Septicemia,also called septicaemia or septicæmia, or erroneously septasemia and septisema, is a related but deprecated medical term referring to the presence of pathogenic organisms in the bloodstream, leading to sepsis. The term has not been sharply defined. It has been inconsistently used in the past by medical professionals, for example as a synonym of bacteremia, causing some confusion. The present medical consensus is therefore that the term “septicemia” is problematic and should be avoided.
Septicaemia kills over thirty seven thousand people a year and is a leading cause of death after heart disease and cancer, and claims more lives than breast or bowel cancer. Many people are infected after routine surgery for example a vasectomy or hernia operation. It occurs when an infection in the bloodstream causes the body’s immune system to go haywire and start attacking the body it is meant to protect. Among its victims are Superman actor Christopher Reeve, former Bee Gee Maurice Gibb and Pope Paul 11.
Despite the number of victims it claims, its symptoms are often unrecognised by doctors and nurses. As a result the window for effective treatment is missed with fatal consequences. Hospital specialists have now launched a campaign to educate medical staff and raise public awareness of the condition. They say that prompt recognition and treatment for all septicaemia cases could halve the death rate at a stroke, saving thousands of lives.Although septicaemia is recognized as a major cause of death it is often not mentioned on death certificates. Instead doctors simply write more general diagnoses such as pneumonia or perforated bowel because patients have not even been tested for bacterial infection.
Causes of Septicemia
Infections of cuts or surgical wounds both carry a risk or developing septicemia. These wounds that begin to feel hot, look red, have red streaks coming out from them, or that seem to be draining pus should all be examined by a doctor. Since many people who have surgery now go home within a day or two, self-examination is important to rule out possible infection. With a large cut or surgical wound, one has a slightly increased risk of septicemia, because blood loss lowers the body’s natural immunities.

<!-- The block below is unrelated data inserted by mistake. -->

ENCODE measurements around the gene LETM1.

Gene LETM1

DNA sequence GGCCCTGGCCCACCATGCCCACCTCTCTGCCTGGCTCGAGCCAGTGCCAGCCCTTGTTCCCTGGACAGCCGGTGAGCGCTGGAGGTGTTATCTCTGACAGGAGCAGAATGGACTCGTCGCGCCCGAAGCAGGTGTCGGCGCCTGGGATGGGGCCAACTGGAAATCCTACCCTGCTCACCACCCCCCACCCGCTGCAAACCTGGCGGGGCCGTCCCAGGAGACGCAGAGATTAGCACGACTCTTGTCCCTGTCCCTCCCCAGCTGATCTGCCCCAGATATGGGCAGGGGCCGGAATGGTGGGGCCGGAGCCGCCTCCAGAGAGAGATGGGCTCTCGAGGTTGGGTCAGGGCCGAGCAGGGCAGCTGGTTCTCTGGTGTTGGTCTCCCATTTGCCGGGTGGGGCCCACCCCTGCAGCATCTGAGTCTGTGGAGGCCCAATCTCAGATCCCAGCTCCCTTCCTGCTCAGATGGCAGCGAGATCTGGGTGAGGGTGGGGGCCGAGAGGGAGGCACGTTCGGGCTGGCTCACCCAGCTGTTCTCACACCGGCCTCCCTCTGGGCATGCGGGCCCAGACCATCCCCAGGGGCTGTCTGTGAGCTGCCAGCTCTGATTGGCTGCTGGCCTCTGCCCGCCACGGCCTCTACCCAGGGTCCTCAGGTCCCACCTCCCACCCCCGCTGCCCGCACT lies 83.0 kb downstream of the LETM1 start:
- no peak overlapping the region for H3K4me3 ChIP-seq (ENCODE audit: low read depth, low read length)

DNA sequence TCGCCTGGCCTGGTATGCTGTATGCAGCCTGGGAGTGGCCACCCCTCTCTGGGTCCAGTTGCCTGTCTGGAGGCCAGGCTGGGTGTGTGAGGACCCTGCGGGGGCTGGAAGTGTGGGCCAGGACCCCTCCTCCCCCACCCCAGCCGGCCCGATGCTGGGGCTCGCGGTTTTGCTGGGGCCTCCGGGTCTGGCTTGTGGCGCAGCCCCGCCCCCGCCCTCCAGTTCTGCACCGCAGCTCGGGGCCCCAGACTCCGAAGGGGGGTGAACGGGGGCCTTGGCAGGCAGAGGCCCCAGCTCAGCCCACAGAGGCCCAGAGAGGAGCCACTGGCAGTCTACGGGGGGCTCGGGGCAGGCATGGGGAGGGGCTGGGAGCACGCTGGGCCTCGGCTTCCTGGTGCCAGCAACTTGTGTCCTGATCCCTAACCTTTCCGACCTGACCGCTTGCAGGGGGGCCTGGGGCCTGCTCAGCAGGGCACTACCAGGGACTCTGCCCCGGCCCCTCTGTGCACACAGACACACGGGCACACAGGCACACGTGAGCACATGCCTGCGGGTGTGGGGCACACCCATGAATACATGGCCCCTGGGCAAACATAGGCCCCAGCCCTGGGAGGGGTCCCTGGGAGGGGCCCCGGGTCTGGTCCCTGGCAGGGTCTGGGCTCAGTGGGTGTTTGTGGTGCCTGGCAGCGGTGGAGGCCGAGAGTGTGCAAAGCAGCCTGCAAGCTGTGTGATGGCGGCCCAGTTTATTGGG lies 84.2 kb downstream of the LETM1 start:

Burns are another major causal factor in septicemia. Third degree burns are particularly vulnerable to infection, and the larger the burn, the greater the chance of infection. Often third degree burns damage the nerve endings of skin, causing people not to initially feel pain at the site of the burn. People may not notice initial infection of burns without visual inspection.
Another possible cause of septicemia is internal injury, such as a stomach injury after a car accident. Intestinal rupture, gall bladder disease and rupture of the appendix or spleen are indicated in septicemia as well. These ruptures very often are treated with antibiotics from the onset, since the blood is immediately exposed to high and dangerous bacteria levels. This is particularly of issue with intestinal perforations, which spill bowel contents into other parts of the body, causing almost immediate septicemia.
Symptoms and The Warning Signs
Sudden high fever or unexplained shivering accompanied by drenching sweats.Sometimes sufferers may not look hot, instead the skin may look blotchy or turn blue. Hands and feet may feel cold and clammy.Generally feeling unwell. Headaches and limb pains though the sufferer may have the symptoms of pneumonia or urinary infection.
Abdominal pain,an unexplained rash on any part of the body,nausea, vomiting and diarrhea are part of the cascade of symptoms which lead to dehydration and a fall in blood pressure. Anxiety, drowsiness and confusion. The sufferer may seem vacant or behave strangely. Shortness of breath and rapid heart rate as the body struggles to compensate for loss of blood pressure.
Treatment and recovery
Immunisation can protect people from certain bacteria that can cause septicaemia. For example, in the UK babies are vaccinated against group C Meningococcus as part of their routine immunisation programme.
To reduce the risk of wounds and burns becoming infected, keep them clean and properly dressed. If you suspect an infection, seek medical advice before more serious problems have the chance to develop. The same applies to any suspected tooth or gum infections.
Septicaemia is a medical emergency requiring urgent hospital treatment. This may include antibiotics to kill the invading bacteria.
Often intensive care therapy is needed to support any organs that have been damaged by the infection. If treatment is given early enough, most people make a good recovery.
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